Quarter Horses (also known as the American Quarter
Horse) are an American original. The type was
developed in the 17th century in Virginia and
the Carolinas, and has Arabian, English, Barb,
and Turk blood. The horse was bred to race; specifically,
to race in short sprints (quarter miles).
The Quarter Horse is immensely popular and a
favorite of ranchers and cowboys. Check out the
reining competitions and other horse events on
The Nashville Network (TNN) to see the reining
horse in action.
Quarter Horses range from 14.2 hands to 16.2
hands, with taller horses more desirable. They
have "heavy" shoulders and muscular
QUESTION: What type of horses would a half
breed or white rancher raise in the late 1800s
ANSWER: You probably haven't found much on specific
breeds, because most official breed registries
started after this time. However, the types of
horses were around, even if they didn't have papers
Quarter Horses have been popular because of their
"cow smarts." Also, the mustang was
popular because they were free, were hardy, and
smart. Appaloosas were popular with the Nez Pierce,
but I don't know about the Cheyenne. Paints and
pintos (and other horses of color) were also popular.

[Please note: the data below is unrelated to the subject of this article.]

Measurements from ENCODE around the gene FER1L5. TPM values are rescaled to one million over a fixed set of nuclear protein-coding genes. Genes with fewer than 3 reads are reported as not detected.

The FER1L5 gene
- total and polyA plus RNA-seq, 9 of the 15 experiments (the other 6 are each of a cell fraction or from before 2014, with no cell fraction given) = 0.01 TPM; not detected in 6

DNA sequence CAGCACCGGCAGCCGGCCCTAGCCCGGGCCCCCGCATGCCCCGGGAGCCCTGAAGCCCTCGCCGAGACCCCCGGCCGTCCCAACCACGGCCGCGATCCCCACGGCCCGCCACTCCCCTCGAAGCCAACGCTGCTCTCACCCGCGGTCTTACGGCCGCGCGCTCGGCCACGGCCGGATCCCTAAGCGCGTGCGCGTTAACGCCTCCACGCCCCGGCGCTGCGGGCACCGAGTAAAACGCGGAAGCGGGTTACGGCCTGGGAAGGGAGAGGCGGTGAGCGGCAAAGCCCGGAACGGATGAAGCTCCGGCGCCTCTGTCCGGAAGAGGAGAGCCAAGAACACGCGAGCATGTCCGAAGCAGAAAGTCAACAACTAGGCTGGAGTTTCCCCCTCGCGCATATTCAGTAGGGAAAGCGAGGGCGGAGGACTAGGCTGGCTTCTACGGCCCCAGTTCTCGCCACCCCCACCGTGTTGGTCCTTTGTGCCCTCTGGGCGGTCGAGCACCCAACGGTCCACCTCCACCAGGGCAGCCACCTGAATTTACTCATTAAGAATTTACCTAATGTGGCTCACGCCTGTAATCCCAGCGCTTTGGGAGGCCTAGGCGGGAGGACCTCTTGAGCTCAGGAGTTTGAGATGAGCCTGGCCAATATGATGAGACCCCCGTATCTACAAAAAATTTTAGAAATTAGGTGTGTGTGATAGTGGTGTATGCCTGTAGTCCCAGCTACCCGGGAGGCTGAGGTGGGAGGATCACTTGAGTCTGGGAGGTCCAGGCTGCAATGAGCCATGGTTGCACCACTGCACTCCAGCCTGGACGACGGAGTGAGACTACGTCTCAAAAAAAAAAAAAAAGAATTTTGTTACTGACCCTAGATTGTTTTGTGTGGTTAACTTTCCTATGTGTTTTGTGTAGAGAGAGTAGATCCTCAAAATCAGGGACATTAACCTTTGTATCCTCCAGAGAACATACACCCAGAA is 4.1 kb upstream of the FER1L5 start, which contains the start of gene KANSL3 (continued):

For prototypical Quarter Horses, look for information
on horses named "King" or "Leo."
These stallions were heavily muscled, good looking,
and were foundation sires of the Quarter Horse
I got the following letter from the American
Quarter Horse Association in 1995 regarding the
breed and its foundation.
The spokesperson quotes from the book QUARTER
HORSES, A STORY OF TWO CENTURIES, by Robert Moorman
"The word 'breed' is used loosely to mean
an animal capable of reproducing its characteristic.
Used strictly, it means an animal is registered
in a pedigree book. Thus, in the strict sense,
there were no American Quarter Horses until 1940
and, by the same token, no American Thoroughbreds
until 1873. In each case, private or temporary
records had been kept earlier, but the dates given
are those of the first official studbooks.
Historical fact leaves no doubt that quarter
racing was popular in the colonies for more than
two hundred years before the Thoroughbred became
a breed. There is no question that the horses
were called Quarter Horses. The same horses furnished
the blood for the horses later registered as American
Quarter Horses. These three facts, together with
the Quarter Horse's distinct conformation, are
the justification for forming a separate breed."